I think I’m in “the 10%” but I’m not sure; there are all different measures of affluence these days, from income to assets to net worth to liquid net worth. I’m probably striving to get into the 5%, then I’d be happy. At least that’s what I keep telling myself, although being a part of the 5% or the 1% for that matter will not help me much with things like the emotional distance that can grow between couples where one spouse works too hard and pays too little attention to the other. Being in the top 5% will also not eradicate the potential for sudden injury or the onset of illness, although these things are easier to deal with when “money is no object.”
I’ve learned in my 35 years that people should never be classified strictly by monetary wherewithal and financial stability – because the Baseline Happiness Effect pretty much renders us all equal at the end of the day, even if we don’t appear as such.
But for my profession, it is important to have a keen understanding of what issues those with great wealth find to be important at any given moment. My clients and their well-being and confidence is the business I am in, and I care deeply about serving the people I am responsible for, it is important that I have a finger on the pulse at all times. And because I take my responsibility seriously and am nothing if not a diligent student of the zeitgeist, I sometimes come across some pretty hilarious stuff.
Like this gem from a new Fidelity survey (via Family Wealth Report):
The survey, covering 1,000 millionaire households, found that 86 per cent are self-made. Furthermore, it found that this group is the most confident about the future financial outlook since the survey began in 1996. On a scale between -100 and +100, millionaires’ future financial outlook stands at +39.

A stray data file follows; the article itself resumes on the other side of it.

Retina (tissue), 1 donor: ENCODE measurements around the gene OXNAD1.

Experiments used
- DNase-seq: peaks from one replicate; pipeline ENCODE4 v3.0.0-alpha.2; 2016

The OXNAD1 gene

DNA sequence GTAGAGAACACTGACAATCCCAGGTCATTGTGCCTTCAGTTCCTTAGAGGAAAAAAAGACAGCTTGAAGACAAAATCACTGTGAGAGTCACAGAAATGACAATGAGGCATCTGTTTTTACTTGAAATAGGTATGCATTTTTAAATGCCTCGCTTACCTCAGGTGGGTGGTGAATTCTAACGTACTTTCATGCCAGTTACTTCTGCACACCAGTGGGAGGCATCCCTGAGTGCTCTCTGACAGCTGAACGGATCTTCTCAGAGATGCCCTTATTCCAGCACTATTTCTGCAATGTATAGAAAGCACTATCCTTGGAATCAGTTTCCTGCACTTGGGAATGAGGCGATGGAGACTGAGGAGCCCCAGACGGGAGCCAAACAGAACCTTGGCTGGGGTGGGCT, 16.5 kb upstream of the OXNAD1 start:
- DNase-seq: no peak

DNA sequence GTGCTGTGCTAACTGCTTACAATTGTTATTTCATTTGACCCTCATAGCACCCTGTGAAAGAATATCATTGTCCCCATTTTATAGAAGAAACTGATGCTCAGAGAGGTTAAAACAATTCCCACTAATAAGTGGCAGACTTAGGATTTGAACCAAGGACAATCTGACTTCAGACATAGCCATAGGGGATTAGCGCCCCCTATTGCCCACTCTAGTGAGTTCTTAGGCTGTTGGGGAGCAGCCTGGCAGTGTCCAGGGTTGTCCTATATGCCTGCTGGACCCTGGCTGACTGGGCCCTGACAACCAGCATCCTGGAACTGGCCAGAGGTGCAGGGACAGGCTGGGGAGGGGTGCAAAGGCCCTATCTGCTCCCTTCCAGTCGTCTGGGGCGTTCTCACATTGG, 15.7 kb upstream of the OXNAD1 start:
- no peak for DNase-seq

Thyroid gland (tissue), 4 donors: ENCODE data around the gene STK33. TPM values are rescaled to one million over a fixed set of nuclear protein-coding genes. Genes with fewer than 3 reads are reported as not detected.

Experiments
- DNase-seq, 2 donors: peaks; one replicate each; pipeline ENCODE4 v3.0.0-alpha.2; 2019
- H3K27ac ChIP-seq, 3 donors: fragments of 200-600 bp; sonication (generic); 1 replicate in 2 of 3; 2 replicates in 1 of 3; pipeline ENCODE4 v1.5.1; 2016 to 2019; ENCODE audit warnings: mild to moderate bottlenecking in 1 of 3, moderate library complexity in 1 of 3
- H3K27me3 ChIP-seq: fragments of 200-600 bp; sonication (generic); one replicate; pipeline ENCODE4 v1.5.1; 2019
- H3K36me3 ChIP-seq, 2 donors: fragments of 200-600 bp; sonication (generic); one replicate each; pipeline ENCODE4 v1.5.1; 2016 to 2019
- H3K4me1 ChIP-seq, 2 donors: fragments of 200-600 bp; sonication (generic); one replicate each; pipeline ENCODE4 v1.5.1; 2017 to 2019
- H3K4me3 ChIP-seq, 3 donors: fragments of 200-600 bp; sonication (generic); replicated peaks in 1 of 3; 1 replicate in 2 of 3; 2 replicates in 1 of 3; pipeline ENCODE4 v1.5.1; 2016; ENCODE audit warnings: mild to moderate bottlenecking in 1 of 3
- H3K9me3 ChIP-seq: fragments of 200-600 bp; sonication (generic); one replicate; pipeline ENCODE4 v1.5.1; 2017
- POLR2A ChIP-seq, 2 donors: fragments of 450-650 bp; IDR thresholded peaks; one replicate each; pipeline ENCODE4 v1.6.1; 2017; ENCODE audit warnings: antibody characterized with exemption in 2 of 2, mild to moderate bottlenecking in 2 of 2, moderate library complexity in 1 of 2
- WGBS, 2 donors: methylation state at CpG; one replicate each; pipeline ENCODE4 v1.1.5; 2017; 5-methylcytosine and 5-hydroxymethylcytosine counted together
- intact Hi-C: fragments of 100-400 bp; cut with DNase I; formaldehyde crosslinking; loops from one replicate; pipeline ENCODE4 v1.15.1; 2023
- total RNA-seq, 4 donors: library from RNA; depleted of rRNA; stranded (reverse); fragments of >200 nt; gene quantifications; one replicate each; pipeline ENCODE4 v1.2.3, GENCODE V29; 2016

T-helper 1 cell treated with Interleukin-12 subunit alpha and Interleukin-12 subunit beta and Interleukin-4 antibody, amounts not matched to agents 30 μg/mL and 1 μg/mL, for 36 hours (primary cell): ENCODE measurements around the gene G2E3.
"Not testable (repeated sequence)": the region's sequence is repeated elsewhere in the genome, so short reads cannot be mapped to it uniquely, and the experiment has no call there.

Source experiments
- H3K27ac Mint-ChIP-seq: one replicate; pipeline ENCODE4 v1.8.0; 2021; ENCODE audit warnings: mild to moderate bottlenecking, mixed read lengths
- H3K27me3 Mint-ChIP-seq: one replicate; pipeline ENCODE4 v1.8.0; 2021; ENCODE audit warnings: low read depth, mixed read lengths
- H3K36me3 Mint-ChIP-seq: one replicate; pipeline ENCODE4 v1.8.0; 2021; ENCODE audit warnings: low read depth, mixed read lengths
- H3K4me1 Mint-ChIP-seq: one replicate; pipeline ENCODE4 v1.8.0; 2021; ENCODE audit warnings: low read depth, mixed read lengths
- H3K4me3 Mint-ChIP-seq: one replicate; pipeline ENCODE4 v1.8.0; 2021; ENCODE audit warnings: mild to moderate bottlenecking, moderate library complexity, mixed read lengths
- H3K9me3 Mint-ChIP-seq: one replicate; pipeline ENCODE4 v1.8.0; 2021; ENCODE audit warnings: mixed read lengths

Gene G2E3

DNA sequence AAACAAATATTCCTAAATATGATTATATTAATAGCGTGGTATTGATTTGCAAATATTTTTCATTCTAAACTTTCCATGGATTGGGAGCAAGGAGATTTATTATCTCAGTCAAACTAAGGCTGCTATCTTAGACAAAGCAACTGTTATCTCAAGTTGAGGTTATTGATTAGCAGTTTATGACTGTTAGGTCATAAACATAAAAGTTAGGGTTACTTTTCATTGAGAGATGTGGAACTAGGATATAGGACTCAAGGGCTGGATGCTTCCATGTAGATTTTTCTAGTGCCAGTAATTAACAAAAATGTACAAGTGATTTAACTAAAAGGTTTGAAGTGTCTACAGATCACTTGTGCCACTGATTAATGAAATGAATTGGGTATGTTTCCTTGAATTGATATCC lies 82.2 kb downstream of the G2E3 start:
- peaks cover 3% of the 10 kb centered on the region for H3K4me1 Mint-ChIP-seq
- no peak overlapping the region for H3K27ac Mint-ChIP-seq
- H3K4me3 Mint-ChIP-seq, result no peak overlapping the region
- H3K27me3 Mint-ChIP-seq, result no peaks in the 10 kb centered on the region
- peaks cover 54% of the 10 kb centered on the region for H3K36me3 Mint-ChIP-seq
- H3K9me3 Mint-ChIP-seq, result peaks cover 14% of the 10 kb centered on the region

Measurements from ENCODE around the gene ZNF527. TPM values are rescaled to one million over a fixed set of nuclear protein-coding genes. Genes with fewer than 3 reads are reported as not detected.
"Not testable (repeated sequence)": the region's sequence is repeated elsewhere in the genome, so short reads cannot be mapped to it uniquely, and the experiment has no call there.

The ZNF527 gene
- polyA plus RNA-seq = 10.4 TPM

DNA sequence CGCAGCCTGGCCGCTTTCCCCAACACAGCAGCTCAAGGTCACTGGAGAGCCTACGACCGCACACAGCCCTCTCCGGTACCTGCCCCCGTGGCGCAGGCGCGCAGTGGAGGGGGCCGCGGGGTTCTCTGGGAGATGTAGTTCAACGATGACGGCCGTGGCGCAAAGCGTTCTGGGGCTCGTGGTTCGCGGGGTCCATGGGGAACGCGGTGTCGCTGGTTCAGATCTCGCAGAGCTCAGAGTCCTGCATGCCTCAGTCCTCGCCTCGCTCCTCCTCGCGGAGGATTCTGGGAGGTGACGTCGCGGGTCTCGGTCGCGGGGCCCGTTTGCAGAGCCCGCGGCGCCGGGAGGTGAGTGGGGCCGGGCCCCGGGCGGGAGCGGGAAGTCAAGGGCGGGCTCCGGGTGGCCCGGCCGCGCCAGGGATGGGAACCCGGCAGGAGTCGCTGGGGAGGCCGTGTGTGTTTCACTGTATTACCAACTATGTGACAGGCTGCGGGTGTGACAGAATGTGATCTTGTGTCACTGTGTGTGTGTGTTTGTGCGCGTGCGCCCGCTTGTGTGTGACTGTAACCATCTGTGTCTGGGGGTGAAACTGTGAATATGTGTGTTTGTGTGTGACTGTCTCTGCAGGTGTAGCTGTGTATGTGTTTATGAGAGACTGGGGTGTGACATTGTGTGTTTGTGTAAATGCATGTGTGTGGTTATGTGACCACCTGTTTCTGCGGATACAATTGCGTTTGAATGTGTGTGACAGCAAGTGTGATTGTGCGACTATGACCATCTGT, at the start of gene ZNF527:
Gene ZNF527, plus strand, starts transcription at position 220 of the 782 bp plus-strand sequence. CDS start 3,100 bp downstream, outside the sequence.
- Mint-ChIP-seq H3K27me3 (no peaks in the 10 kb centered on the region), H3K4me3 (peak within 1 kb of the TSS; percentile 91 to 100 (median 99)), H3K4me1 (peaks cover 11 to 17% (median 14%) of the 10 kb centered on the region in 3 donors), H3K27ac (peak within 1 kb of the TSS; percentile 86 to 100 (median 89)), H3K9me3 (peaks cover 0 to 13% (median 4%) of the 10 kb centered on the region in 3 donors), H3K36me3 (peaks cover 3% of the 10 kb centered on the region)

However, their views about the current financial environment remain negative, at -29.
To recap, the wealthiest Americans are more confident about their futures than at any time in the last 15 years – but in terms of the financial environment everyone else has to swim in, well…good luck.
I love this poll, I could sit down with some smart friends and dissect the meaning behind it and the conditions that have brought us to this place for hours and hours.
Anyway, these are the self-made speaking – they know all about hard times, too, after all.
Oh yeah, one other insight from the report that may be of interest to you – there is a big difference between the investing predilections of the self-made versus those who’ve been born to wealth:
The two groups’ investment styles were also slightly different, with people who were born with wealth erring toward real estate, while the self-made wealthy cited equities more often. People born wealthy were also more accustomed to using financial advice, as they made the most of services like personal trust and foundation/endowment management.
Which means I should probably get an appraisal license or some such thing at some point as well. Or at least gear my writing away from markets and a bit more towards property.
Nah. I’m a stock and bond guy through and through.